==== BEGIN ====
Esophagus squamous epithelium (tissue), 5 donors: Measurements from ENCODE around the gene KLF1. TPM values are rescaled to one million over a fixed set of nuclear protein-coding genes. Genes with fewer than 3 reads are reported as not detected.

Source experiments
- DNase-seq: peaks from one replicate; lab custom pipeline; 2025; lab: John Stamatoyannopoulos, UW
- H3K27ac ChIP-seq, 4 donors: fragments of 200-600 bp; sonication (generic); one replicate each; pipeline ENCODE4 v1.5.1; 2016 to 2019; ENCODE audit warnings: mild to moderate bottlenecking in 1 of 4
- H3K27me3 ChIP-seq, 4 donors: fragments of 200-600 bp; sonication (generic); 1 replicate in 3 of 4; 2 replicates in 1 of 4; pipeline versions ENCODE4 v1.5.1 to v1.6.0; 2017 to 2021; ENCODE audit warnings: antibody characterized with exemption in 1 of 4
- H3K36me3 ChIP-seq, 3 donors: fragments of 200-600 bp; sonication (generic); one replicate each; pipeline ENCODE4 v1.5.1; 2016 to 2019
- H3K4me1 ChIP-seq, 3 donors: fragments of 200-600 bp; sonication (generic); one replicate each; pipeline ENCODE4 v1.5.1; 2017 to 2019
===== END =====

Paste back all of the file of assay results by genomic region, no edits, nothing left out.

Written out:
Esophagus squamous epithelium (tissue), 5 donors: Measurements from ENCODE around the gene KLF1. TPM values are rescaled to one million over a fixed set of nuclear protein-coding genes. Genes with fewer than 3 reads are reported as not detected.

Source experiments
- DNase-seq: peaks from one replicate; lab custom pipeline; 2025; lab: John Stamatoyannopoulos, UW
- H3K27ac ChIP-seq, 4 donors: fragments of 200-600 bp; sonication (generic); one replicate each; pipeline ENCODE4 v1.5.1; 2016 to 2019; ENCODE audit warnings: mild to moderate bottlenecking in 1 of 4
- H3K27me3 ChIP-seq, 4 donors: fragments of 200-600 bp; sonication (generic); 1 replicate in 3 of 4; 2 replicates in 1 of 4; pipeline versions ENCODE4 v1.5.1 to v1.6.0; 2017 to 2021; ENCODE audit warnings: antibody characterized with exemption in 1 of 4
- H3K36me3 ChIP-seq, 3 donors: fragments of 200-600 bp; sonication (generic); one replicate each; pipeline ENCODE4 v1.5.1; 2016 to 2019
- H3K4me1 ChIP-seq, 3 donors: fragments of 200-600 bp; sonication (generic); one replicate each; pipeline ENCODE4 v1.5.1; 2017 to 2019